Donate
News. Debate. Community. Levers for a better democracy.
MOST READ
Get some leverage.

Sign up for The Fulcrum newsletter.

Big Picture
True
Alex Wong/Getty Images

"Being a stringent 'die-hard' of anything can almost never be a good thing and if more voters took the time to consider that there are more than two sides to every issue, our democracy would be all the better for it," writes Alexa Mikalaski.

Having no party ID is actually taking a side — for independence

Mikalaski is a staff writer for Independent Voter News and marketing coordinator for IVC Media, a digital marketing firm affiliated with IVN.

In a country that often feels divided between two camps, the Republicans and the Democrats, independent voters could really be the future of politics in America.

While polarized, if not combative, politics are nothing new (e.g., the election of Abraham Lincoln in 1860 that tore the nation apart), there is something undeniably different about the political climate that we have had for the last few years.

Keep reading... Show less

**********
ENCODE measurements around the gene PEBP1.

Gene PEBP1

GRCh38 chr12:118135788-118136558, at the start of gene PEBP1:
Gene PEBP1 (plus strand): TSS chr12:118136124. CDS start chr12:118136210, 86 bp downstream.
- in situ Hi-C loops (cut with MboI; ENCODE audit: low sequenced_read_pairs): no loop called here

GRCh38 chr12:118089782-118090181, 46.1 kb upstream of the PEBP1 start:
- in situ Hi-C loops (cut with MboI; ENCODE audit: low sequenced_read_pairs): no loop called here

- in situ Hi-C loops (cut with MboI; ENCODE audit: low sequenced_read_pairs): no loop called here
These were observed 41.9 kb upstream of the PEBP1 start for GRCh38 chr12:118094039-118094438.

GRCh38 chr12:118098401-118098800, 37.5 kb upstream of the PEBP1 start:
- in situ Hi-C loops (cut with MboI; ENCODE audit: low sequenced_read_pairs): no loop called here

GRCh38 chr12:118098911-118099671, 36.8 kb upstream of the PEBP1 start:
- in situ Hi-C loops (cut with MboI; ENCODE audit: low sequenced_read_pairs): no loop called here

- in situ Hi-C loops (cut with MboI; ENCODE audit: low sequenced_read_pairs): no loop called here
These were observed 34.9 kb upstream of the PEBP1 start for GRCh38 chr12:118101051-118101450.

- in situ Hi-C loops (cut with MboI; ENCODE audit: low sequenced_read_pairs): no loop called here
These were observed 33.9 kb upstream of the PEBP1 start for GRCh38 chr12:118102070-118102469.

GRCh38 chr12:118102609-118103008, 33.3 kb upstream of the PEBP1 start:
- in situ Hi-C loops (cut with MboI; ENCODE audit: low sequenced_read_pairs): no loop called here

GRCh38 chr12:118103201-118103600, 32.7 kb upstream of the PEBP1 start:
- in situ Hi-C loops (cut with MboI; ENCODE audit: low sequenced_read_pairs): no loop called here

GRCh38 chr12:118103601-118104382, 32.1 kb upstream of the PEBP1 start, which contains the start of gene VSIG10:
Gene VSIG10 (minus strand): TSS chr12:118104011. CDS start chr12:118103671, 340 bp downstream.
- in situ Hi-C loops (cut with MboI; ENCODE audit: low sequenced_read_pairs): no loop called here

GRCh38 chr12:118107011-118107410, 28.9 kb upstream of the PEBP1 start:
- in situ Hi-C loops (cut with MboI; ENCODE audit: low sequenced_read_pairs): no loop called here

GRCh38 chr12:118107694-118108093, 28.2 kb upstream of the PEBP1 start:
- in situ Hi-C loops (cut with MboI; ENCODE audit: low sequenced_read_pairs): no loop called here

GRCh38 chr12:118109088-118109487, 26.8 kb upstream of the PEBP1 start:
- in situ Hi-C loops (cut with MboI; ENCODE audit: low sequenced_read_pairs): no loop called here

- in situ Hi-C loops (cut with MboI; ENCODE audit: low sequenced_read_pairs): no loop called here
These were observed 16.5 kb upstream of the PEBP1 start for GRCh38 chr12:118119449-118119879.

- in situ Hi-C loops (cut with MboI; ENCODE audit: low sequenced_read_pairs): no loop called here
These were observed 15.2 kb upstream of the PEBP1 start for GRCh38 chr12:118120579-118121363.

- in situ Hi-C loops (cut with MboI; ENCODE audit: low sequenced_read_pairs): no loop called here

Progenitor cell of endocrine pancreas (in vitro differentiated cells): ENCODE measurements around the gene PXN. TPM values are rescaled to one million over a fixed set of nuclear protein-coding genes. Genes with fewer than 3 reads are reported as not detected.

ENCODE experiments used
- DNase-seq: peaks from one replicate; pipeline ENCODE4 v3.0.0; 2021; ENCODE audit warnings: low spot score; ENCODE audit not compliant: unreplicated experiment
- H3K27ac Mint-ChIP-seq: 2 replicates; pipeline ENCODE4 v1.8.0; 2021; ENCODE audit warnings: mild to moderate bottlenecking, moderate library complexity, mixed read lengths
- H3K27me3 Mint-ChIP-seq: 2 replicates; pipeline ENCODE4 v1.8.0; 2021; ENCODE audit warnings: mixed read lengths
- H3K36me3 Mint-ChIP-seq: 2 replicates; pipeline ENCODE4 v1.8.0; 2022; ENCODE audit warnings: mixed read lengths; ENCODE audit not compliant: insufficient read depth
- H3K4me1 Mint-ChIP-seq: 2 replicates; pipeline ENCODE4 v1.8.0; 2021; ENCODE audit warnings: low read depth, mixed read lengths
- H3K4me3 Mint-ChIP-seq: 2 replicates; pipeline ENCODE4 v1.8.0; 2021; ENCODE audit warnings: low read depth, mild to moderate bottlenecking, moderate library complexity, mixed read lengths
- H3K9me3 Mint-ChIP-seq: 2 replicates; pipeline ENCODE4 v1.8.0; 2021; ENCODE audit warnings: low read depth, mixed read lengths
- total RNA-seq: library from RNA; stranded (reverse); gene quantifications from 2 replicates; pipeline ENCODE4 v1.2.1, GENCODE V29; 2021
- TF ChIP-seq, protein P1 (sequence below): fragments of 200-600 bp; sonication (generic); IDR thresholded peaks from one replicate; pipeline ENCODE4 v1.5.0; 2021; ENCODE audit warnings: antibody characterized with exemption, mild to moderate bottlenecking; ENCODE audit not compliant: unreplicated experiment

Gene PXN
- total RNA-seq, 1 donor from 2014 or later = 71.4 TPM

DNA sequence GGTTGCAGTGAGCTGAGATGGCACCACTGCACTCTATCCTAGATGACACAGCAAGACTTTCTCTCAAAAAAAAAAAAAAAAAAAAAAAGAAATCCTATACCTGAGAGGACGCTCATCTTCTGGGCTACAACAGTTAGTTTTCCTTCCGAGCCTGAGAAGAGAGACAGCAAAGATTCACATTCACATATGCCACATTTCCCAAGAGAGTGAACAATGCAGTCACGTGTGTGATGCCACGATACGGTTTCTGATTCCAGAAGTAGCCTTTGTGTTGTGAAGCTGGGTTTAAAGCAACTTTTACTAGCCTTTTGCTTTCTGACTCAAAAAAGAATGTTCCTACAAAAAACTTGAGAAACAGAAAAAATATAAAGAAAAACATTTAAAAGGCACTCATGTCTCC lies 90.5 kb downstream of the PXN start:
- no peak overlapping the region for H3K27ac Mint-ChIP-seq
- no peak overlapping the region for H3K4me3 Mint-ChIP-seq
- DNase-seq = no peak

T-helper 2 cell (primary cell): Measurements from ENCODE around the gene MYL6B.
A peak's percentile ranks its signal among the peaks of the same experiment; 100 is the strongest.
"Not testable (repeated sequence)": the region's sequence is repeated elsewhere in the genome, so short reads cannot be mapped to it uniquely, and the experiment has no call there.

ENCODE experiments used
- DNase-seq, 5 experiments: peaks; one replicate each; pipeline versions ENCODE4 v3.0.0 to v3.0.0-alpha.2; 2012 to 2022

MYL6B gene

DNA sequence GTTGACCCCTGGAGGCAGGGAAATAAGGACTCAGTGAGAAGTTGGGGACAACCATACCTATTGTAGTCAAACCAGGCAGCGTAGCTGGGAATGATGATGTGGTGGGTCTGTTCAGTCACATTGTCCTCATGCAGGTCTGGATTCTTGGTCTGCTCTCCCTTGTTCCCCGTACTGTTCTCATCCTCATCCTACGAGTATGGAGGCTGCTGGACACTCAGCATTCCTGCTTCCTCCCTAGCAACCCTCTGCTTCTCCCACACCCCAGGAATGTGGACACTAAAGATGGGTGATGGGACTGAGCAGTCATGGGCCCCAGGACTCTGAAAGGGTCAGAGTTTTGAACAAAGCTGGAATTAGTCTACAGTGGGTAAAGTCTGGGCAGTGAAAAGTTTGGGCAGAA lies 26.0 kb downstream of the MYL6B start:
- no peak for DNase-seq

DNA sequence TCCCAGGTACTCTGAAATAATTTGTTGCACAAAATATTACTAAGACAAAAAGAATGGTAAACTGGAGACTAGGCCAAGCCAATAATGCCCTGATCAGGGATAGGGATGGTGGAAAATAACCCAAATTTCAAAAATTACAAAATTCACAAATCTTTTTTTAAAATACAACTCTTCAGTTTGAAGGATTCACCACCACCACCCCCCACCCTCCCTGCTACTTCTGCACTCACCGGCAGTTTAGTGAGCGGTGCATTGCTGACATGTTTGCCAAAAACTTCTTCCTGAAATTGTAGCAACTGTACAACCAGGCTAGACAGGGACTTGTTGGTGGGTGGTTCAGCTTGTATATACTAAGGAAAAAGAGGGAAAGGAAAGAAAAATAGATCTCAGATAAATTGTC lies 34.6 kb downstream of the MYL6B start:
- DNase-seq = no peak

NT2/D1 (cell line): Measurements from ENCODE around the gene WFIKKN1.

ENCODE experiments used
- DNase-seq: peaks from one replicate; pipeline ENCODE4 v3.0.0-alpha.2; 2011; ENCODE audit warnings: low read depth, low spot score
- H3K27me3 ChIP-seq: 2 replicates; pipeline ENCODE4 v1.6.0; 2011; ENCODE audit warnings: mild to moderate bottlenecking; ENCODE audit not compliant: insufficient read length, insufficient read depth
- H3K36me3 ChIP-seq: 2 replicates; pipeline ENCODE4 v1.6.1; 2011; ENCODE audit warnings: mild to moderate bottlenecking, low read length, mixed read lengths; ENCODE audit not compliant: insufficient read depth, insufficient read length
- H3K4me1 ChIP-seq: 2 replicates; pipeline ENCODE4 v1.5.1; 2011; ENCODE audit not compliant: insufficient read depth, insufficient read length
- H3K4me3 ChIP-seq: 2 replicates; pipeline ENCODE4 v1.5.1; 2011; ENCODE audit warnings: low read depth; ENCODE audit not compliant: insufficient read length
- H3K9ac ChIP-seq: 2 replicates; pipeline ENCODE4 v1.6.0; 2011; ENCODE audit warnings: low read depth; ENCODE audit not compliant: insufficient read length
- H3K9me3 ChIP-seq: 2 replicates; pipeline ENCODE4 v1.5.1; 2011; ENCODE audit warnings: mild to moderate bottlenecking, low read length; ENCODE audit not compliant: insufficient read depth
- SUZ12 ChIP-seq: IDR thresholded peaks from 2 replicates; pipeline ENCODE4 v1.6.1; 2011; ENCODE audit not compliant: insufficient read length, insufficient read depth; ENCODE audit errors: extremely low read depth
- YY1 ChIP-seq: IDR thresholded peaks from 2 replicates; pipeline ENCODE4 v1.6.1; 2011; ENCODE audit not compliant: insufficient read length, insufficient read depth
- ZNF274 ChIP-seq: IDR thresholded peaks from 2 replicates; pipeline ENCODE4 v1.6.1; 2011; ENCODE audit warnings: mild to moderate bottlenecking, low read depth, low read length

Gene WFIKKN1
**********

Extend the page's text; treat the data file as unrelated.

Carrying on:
News. Community. Debate. Levers for better democracy.

Sign up for The Fulcrum newsletter.

Voting
True
Independent Voter News

Something has to give: The case for independents

Mikalaski is a staff writer for Independent Voter News and marketing coordinator for IVC Media, a digital marketing firm affiliated with IVN.

This is the first in a three-part series on independent voters.

The most basic right in a healthy democracy is the right to vote. Without this right, governments can turn into the worst of autocracies and dictatorships, ignoring the needs of citizens and abusing the power of the state. Voter discrimination is not a new phenomenon and has been around since the very beginning of the United States.

When we talk about voter discrimination in the U.S., many obvious examples come to mind.

When our country was formed in 1776, only white men over the age of 21 were allowed to vote. Black men weren't legally given the right to vote until the 15th Amendment was added to the Constitution in 1870 and even so, previously Confederate states passed Jim Crow laws that continued to systematically disenfranchise black voters.

Keep reading... Show less